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Policies with Teeth Institute for Supply Chain Management June 7, 2012.

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Presentation on theme: "Policies with Teeth Institute for Supply Chain Management June 7, 2012."— Presentation transcript:

1 Policies with Teeth Institute for Supply Chain Management June 7, 2012

2 Presenters Daniel Abichandani is a Sourcing and Procurement Specialist in the Toronto consulting practice Deep understanding of sourcing and procurement strategy and implementation and has public sector experience with the Ministry of Government Services and Canada Post. Daniel Abichandani Manager, Deloitte Consulting Chris Johnson is a Senior Consultant in Deloittes Supply Chain Practice in Toronto Experience in cost reduction, planning software, process improvement, and spend analysis for various clients through his role with Deloitte. Chris Johnson Senior Consultant, Deloitte Consulting

3 Agenda Overview of Common Procurement Policies Putting Teeth in Procurement Policy Keep it Simple Timing is Everything First Impression Case Study – Strengthening the Procurement Function Final Thoughts

4 - 3 - Key Policy Elements LeadershipCulture Escalation / Repercussions Metrics / Reporting Policy Foundation Enablers Tactical Execution Communication BU/User Friendly Alignment Process Gauging support, resistance and having a plan to influence Alignment across people, process and technology At all levels of the company Organization / Decision rights Technology Incentives / Accountability Embedded in the technology Wise reporting relationships and responsibility areas Awareness of who is responsible, why and accountability A means to enforce policy compliance Embedded in the process Make it easy for BUs and users to adopt to change Transparency in reasons for change, requirements and benefits Timely and accurate information to gauge policy compliance and act Clear, concise and communicated Procedure

5 The road to procurement policy is paved with good intentions Organizations have a propensity to develop procurement policies that stem from virtues of compliance, standardization, and control However: sourcing and procurement policies frequently fail upon implementation as they lack the substantial bite to gain traction Compliance Standardization Control Procurement Policy

6 Procurement policy actions speak louder than words Procurement policies are intended to initiate and ultimately perpetuate behavioral change With the intent of invoking change, there are several simple considerations to put teeth in procurement policies to mitigate the challenges of implementation and adoption: Over-complication as a byproduct of thoroughness is a symptom of ineffective policies A challenge is an organizations inability to enforce its policies at the time of policy implementation Supply management should leverage the policy to leave a lasting positive impression upon the business units Keep it SimpleTiming is EverythingFirst Impressions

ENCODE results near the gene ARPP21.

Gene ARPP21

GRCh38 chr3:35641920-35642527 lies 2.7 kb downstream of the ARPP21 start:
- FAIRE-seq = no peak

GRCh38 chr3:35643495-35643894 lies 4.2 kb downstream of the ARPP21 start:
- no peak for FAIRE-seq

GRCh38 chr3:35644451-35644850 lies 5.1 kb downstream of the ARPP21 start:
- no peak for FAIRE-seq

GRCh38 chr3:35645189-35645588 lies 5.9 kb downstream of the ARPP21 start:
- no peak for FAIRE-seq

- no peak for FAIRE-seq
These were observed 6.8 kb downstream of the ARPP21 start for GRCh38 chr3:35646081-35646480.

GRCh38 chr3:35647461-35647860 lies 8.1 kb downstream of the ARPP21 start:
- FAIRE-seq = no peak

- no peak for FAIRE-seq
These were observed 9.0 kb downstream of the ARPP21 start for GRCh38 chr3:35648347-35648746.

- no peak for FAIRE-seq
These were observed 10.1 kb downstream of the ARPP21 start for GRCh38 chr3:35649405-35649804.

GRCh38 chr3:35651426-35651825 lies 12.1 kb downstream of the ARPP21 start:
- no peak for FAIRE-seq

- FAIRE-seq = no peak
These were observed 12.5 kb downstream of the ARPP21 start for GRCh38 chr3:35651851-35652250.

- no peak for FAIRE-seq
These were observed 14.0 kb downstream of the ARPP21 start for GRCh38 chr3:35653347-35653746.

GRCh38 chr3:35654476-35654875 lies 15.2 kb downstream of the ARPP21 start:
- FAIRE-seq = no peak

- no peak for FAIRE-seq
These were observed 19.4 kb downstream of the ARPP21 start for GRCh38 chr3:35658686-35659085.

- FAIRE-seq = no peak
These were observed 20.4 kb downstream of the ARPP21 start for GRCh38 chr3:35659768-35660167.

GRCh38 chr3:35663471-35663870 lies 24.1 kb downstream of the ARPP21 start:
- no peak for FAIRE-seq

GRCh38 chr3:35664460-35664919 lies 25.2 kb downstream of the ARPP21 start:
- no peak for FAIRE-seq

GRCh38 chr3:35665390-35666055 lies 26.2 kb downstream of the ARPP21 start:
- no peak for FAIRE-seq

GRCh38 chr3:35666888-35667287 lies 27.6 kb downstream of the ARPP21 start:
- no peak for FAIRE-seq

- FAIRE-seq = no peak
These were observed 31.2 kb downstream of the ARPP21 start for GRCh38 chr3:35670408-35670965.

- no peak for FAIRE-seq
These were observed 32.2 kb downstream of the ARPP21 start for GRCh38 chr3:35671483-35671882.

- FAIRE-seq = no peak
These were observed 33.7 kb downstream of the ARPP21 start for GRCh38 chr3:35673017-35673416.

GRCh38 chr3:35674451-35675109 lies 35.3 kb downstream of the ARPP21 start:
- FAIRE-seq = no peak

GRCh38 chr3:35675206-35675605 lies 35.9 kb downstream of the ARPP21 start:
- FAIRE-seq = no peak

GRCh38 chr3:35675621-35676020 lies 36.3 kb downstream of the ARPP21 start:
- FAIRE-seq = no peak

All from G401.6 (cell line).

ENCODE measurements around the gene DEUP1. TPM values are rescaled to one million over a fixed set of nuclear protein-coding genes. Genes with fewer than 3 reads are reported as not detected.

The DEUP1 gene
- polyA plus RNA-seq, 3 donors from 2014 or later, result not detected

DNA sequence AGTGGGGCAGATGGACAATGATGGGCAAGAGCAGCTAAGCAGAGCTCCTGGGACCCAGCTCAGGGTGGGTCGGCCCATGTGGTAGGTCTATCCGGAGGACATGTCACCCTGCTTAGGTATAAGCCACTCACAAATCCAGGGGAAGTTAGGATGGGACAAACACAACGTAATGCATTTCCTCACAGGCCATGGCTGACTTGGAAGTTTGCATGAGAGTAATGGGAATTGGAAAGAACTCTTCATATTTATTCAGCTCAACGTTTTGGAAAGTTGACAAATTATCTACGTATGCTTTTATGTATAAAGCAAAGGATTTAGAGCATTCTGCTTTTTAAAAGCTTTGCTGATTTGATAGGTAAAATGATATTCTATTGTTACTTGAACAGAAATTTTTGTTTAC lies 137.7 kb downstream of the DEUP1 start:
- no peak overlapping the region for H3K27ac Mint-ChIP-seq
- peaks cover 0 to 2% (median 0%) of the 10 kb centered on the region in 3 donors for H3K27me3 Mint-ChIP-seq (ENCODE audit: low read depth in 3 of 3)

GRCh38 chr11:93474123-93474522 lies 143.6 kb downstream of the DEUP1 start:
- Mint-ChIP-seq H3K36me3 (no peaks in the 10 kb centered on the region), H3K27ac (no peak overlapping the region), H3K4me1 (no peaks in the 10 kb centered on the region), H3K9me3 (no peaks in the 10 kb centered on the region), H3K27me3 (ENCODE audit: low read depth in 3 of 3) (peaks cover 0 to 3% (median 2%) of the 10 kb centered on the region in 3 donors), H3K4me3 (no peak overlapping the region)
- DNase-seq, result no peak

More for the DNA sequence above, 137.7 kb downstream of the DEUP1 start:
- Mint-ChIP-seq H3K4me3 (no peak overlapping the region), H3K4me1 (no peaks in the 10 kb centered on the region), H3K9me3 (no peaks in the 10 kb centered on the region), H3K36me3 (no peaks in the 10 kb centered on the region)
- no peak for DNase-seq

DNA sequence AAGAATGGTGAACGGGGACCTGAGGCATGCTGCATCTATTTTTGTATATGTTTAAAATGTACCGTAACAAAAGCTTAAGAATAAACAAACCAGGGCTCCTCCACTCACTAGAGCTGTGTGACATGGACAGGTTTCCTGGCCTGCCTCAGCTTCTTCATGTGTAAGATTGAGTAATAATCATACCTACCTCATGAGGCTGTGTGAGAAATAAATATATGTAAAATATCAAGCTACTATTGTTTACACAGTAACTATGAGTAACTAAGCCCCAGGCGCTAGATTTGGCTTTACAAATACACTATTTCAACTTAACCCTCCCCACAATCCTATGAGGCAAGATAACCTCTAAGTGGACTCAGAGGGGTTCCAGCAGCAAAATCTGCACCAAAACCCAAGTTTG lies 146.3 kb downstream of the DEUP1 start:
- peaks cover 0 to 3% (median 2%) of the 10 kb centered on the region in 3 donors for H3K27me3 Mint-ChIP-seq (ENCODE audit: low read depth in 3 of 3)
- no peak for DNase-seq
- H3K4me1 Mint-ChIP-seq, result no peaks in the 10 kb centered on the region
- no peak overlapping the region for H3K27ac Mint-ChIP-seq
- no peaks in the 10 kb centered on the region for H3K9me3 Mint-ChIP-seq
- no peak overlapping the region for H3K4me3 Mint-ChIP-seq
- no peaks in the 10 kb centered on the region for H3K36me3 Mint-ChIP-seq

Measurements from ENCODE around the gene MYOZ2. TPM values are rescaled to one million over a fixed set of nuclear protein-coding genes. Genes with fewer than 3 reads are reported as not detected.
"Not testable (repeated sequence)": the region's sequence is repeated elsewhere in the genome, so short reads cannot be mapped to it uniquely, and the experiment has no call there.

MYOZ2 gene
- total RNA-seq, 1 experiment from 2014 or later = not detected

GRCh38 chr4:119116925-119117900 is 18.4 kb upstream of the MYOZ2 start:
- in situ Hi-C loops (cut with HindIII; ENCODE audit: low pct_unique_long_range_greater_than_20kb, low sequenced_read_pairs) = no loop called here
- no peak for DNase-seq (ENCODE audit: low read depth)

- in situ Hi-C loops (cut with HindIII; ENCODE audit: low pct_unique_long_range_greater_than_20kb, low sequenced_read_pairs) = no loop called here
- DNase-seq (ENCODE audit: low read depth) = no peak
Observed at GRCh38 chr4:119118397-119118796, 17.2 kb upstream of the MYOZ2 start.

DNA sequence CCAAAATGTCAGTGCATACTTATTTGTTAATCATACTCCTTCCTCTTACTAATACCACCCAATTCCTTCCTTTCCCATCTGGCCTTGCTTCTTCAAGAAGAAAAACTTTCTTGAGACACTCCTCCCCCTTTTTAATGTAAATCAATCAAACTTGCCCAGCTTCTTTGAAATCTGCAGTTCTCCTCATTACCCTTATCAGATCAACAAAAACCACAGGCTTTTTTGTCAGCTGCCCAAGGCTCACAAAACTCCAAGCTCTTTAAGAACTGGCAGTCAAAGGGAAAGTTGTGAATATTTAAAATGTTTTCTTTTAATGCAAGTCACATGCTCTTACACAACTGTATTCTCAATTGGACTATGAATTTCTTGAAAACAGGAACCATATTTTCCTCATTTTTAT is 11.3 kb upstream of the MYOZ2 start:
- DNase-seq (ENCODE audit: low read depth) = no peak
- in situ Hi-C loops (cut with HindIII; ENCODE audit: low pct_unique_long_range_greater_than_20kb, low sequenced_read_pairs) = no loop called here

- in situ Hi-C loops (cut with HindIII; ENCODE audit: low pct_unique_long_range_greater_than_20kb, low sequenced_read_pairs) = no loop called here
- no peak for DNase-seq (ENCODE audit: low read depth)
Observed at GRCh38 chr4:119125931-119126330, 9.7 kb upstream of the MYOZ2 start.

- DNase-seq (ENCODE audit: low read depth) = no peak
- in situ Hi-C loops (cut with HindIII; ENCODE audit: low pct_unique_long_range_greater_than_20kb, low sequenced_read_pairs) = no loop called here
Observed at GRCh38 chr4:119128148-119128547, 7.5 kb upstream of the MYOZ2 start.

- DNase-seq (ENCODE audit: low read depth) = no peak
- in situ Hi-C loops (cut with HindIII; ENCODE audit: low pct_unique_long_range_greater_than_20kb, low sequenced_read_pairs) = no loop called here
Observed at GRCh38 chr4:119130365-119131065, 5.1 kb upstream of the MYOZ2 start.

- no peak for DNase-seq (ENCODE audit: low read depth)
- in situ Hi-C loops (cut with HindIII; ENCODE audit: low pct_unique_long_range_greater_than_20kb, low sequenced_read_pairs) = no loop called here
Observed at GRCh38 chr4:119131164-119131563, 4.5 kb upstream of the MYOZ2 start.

7 1. Keep it Simple

8 Robust procurement policy should take every payment method and requisition into account without crossing the fine line in becoming over-complicated and difficult to manage To facilitate end-user adoption, a good approach to procurement policy development is to take the audience into account - every employee of an organization who is empowered to purchase goods or services on behalf of the company and every employee that uses those goods or services is a procurement policy's target audience Over-complication as a byproduct of thoroughness is a symptom of ineffective policies Robust PolicyOver-Complicated Policy All payment methods and requisition types are addressed End audience is taken into account Scalable with condensed versions representing regular situations Difficult to manage Target audience does not include every employee empowered to purchase goods or services Not scalable

9 Developing easily malleable versions of a full policy document that addresses the question whats in it for me? for each audience group and increases the chances for success. With an average 12 minute attention span, the average policy reader would initially prefer a highly condensed and targeted version of a policy over a deep dive into the fine print. Policy details cannot be overlooked - Employees should always have access to policy details perchance they require further clarification or face more complex situations Condensed versions of policies should merely be a reference guide to the full text - The key is not to over-simplify policy, rather, to have it be inviting and user-friendly. Modular and scalable policies are highly effective Detailed Policy Condensed Policy User Friendly Policy Complex Situations Normal Situations

10 2. Timing is Everything